How Underdogs Rewrite the Rules of Success
On March 22, 2024 | 0 Comments

by Emily Inouye Huey

In the summer of 1947, a basketball player from Ogden, Utah, quietly became the first person of color to play in the NBA. It was the very same year that Jackie Robinson broke the color line in major league baseball, but Japanese American Wataru Misaka’s induction went relatively unnoticed. Years later, he would say, “It wasn’t a big thing.” 

That kind of self-effacement was typical of “Wat” Misaka, a man I grew up seeing at family gatherings hosted by my aunt, who was married to Wat’s brother. By that time, Wat was bespectacled and slight, with hair white as snow. As a little girl, I liked to sit and listen to my dad and Wat tell stories, and they could both talk for hours. But in all those conversations, I never once heard him speak of his basketball accomplishments. 

It was only as an adult that I learned that Wat had helped the University of Utah win two national championships. It was from a non-family member that I heard he played for the New York Knicks. Even his children, I understand, learned later in life. That was the kind of man Wat was. 

His accomplishments are even more meaningful given the challenges he overcame. He measured barely 5’7″, something that radio announcers took note of when they called him a “little guy” and “cute” in their reports of the games. And during the years he played college ball, over 90% of Japanese Americans—those who shared his ethnicity and culture—were incarcerated. Due to wartime concerns and biases, the U.S. government forcibly removed people of Japanese descent from their homes and put in prison camps without due process.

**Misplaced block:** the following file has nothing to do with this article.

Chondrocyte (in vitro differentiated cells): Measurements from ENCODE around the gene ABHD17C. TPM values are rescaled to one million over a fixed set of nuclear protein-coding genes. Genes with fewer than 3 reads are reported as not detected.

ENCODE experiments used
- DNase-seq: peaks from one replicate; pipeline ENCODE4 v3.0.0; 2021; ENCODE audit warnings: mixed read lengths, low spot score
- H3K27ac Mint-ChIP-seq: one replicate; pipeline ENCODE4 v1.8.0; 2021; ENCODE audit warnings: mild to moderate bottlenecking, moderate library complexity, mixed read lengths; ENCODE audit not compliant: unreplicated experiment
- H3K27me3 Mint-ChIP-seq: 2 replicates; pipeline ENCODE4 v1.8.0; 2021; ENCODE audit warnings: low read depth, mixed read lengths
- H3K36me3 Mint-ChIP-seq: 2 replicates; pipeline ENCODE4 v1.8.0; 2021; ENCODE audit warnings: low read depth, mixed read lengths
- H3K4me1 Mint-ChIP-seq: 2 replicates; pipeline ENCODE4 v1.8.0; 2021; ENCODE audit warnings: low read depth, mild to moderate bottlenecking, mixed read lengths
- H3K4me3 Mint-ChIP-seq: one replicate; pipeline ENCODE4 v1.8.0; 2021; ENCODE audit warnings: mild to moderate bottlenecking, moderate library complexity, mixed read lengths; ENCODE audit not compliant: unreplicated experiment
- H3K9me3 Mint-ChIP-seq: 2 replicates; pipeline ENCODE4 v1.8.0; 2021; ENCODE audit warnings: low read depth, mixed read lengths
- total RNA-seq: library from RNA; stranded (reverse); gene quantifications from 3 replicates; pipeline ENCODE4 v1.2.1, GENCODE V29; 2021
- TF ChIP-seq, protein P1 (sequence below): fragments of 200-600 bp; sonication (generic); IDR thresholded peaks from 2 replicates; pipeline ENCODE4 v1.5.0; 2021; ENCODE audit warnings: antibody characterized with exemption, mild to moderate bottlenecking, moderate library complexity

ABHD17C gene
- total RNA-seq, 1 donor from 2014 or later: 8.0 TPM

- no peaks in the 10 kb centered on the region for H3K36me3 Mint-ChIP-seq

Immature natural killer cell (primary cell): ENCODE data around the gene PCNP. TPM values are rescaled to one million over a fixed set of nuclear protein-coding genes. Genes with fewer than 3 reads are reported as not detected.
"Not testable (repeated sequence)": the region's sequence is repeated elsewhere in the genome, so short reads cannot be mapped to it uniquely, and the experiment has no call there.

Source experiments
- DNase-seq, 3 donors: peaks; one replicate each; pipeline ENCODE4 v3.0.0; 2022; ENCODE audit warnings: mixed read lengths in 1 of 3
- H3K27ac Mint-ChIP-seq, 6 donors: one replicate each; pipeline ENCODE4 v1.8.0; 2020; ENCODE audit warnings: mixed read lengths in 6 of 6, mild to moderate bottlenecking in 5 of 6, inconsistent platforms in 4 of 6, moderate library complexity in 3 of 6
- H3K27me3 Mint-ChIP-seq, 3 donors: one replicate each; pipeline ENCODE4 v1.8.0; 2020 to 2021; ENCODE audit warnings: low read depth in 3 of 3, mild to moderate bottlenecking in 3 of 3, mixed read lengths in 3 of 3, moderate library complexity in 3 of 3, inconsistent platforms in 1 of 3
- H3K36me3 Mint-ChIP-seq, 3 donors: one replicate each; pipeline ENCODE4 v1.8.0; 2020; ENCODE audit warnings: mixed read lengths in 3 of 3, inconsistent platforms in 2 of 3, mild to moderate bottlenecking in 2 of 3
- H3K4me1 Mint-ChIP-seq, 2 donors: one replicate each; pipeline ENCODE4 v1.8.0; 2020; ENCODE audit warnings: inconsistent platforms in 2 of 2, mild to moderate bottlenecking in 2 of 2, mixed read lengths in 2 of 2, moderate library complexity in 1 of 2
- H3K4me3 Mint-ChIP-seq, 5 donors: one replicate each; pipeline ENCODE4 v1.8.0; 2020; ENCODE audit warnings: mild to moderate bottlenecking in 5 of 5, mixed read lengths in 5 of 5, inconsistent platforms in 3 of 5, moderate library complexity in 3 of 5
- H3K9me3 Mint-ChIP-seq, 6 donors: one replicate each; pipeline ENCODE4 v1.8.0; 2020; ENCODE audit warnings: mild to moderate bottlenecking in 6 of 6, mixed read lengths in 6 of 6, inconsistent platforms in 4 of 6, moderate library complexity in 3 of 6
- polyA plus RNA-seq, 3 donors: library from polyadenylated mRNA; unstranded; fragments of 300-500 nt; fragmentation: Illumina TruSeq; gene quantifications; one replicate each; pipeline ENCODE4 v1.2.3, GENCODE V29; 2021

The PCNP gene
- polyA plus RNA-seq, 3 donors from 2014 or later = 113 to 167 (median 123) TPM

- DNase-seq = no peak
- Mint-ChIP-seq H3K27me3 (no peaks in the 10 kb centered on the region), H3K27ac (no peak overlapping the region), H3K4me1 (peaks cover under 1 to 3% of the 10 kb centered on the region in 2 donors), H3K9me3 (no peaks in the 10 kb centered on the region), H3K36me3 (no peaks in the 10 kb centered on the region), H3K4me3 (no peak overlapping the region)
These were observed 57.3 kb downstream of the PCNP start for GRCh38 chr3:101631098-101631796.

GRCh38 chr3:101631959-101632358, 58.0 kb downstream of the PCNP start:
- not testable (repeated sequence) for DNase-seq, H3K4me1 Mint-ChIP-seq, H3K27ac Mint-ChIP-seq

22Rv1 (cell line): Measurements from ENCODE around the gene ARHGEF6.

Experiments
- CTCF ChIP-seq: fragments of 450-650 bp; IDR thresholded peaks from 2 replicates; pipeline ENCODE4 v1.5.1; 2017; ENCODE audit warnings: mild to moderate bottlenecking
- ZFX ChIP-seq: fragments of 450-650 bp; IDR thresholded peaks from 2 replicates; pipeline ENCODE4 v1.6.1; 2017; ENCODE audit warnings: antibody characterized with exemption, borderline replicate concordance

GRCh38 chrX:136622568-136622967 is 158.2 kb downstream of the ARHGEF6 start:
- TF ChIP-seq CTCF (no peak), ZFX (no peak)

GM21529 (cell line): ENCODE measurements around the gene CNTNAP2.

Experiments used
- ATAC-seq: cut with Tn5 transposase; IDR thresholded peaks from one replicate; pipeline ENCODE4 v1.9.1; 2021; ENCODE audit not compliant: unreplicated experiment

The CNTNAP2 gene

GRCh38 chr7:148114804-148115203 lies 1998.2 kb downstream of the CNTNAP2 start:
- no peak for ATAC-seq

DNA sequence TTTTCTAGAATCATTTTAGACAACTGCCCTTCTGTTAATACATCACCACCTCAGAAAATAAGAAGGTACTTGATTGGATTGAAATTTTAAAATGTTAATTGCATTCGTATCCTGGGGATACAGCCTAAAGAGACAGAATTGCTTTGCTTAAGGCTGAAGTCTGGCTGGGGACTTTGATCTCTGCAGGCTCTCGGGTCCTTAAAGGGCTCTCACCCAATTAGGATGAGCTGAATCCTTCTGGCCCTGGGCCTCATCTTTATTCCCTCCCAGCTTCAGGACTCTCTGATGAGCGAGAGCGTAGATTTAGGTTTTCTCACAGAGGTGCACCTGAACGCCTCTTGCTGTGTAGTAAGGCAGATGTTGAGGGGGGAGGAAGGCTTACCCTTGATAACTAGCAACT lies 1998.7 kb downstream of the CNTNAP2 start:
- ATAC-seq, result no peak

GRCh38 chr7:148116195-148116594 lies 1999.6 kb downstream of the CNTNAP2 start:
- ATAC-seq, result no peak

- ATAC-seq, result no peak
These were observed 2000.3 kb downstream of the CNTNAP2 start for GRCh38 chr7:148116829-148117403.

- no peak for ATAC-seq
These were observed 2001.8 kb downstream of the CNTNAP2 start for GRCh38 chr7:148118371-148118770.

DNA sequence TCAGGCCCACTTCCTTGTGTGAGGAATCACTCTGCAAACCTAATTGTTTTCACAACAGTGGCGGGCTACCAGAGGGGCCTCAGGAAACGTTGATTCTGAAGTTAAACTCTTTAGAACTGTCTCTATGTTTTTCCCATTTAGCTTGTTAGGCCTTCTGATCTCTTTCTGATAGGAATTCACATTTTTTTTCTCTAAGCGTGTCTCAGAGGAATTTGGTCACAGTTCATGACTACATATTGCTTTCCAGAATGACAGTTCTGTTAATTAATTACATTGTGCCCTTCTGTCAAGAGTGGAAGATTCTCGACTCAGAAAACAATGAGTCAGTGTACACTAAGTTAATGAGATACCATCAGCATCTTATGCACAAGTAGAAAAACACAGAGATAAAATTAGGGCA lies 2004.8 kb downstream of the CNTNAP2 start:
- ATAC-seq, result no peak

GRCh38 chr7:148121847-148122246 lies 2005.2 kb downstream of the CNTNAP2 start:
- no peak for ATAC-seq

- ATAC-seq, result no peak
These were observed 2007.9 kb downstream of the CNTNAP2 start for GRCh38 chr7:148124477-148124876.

Living in Utah, which was considered an allowed zone, Wat was allowed to continue going to school, but anti-Japanese sentiment was rampant. Wat’s away games, especially, were plagued with angry booing. In one instance his team had to physically extract him from an angry crowd. 

Yet Wat played on. 

What is it that gives a person the strength to keep going when everything seems against them? That is the lesson I am most drawn to in Wat’s story. Because every child needs stories of overcoming. 

Just as Wat Kept Playing, we want our kids to learn how to challenge barriers and persevere in their dreams. It’s in these choices that they can develop grit and resilience, even character. And that’s something more important than any championship or award. 

I think perhaps that’s something Wat knew better than most. Maybe that’s partly why he never spoke of his accomplishments. But even though he didn’t need to tell his story, we need to know it. Our children need stories that show that it’s possible to overcome hard things. More importantly, they need to know that they can too. 

Emily Inouye Huey is an author of historical books for children and teens. Her first novel, Beneath the Wide Silk Sky, has received several awards, including the Society for Children’s Book Writers and Illustrators’ Golden Kite Award and the Whitney Award for Youth Novel of the Year. Emily holds an MFA in Creative Writing from Lesley University and lives in Salt Lake City, Utah. You can visit her at or on Instagram at @emily_inouye_huey.

New! WAT KEPT PLAYING: This picture book biography about Asian American basketball hero Wataru Misaka will inspire young readers to challenge barriers and dream big.